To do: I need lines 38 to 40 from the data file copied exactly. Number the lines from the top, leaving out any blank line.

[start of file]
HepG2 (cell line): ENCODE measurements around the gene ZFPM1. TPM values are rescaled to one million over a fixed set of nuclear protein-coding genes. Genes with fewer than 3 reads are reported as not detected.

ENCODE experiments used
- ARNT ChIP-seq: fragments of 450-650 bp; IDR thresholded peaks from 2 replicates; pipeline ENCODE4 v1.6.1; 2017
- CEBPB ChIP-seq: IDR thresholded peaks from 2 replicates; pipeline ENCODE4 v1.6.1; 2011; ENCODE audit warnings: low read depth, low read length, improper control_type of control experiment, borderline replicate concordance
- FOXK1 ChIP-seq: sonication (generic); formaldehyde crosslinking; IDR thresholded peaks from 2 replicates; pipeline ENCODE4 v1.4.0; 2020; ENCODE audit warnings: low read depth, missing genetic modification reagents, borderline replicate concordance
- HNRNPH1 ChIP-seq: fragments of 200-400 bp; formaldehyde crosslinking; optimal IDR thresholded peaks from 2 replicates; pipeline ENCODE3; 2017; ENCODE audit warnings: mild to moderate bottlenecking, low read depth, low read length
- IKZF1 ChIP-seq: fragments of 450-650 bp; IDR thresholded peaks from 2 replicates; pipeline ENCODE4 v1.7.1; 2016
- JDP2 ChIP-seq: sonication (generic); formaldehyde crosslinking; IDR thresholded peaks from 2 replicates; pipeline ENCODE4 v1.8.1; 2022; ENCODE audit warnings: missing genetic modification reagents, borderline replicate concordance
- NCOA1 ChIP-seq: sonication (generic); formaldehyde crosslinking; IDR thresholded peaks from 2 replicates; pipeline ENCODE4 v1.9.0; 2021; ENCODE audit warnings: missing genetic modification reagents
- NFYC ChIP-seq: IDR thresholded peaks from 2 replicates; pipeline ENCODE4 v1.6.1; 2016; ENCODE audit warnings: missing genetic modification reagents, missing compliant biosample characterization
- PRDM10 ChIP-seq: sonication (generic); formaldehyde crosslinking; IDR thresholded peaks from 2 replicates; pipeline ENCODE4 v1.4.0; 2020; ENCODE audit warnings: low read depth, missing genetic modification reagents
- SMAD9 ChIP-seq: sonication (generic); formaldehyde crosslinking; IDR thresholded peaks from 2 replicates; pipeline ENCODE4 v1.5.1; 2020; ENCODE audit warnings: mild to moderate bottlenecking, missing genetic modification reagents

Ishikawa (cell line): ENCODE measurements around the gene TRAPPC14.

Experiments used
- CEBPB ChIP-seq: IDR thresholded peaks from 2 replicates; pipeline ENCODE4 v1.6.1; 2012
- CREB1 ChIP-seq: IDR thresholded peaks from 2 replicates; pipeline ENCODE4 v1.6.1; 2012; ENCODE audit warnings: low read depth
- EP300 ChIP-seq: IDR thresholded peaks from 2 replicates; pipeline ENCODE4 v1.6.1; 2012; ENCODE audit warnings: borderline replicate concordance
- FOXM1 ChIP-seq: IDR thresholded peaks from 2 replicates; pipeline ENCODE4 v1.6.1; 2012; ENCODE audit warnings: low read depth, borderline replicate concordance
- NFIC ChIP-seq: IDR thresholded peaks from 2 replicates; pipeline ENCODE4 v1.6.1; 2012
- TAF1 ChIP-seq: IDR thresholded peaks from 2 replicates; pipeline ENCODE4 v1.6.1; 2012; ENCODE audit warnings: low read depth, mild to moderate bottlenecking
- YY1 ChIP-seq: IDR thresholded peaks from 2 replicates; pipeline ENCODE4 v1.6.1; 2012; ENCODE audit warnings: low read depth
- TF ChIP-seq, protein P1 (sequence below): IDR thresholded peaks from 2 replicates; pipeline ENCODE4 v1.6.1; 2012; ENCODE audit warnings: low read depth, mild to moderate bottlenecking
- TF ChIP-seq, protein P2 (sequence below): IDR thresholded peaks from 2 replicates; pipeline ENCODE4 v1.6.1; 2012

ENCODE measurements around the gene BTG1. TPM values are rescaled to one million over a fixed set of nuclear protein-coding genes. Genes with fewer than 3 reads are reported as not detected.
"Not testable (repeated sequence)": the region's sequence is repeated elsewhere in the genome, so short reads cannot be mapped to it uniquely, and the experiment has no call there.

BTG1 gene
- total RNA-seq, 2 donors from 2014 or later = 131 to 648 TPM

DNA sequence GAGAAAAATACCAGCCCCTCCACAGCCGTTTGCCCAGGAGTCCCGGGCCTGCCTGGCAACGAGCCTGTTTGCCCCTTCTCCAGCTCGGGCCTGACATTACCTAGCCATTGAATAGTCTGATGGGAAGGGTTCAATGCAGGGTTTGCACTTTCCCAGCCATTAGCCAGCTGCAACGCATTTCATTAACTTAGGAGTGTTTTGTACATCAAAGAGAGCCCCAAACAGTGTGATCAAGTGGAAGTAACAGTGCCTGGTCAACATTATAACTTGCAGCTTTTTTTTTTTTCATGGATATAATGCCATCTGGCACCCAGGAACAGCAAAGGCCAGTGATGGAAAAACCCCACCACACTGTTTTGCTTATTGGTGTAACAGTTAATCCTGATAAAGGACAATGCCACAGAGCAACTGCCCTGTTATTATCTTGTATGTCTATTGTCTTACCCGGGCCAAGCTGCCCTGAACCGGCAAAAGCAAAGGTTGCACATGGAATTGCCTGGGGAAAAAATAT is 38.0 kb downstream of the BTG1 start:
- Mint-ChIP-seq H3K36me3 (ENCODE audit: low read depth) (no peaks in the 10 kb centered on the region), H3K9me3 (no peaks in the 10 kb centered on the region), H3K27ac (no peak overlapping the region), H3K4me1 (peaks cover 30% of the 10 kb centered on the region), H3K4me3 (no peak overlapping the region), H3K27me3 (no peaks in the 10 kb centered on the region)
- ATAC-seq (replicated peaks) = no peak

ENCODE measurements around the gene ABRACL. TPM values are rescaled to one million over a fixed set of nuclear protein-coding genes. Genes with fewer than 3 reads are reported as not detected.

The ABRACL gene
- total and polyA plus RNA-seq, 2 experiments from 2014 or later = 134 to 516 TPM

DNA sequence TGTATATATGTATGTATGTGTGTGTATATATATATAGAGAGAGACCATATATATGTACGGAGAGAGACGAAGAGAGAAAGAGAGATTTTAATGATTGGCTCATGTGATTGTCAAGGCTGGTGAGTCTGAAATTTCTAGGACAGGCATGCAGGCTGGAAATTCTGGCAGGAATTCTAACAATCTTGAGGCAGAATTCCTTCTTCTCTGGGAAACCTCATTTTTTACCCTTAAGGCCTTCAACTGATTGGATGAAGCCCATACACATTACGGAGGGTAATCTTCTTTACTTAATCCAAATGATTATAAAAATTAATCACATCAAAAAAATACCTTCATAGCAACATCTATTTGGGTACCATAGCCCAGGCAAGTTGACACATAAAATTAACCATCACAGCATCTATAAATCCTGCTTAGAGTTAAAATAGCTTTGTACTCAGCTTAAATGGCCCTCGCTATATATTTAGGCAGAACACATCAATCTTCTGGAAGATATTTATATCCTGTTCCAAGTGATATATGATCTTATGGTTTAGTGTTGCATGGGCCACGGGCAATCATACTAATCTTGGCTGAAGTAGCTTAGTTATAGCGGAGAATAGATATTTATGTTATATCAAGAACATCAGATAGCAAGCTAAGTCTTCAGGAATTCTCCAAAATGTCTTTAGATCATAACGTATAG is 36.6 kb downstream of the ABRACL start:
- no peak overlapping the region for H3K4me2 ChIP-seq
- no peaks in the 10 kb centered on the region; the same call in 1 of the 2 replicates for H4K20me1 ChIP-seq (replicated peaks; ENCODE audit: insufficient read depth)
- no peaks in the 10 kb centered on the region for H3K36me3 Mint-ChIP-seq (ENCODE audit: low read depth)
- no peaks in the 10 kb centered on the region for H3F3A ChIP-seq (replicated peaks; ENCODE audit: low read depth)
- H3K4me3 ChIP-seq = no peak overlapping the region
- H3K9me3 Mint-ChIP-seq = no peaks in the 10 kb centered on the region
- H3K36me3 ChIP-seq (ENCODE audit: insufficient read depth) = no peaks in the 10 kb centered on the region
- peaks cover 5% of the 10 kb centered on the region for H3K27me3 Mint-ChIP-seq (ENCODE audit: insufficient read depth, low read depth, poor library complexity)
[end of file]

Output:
- no peaks in the 10 kb centered on the region for H3F3A ChIP-seq (replicated peaks; ENCODE audit: low read depth)
- H3K4me3 ChIP-seq = no peak overlapping the region
- H3K9me3 Mint-ChIP-seq = no peaks in the 10 kb centered on the region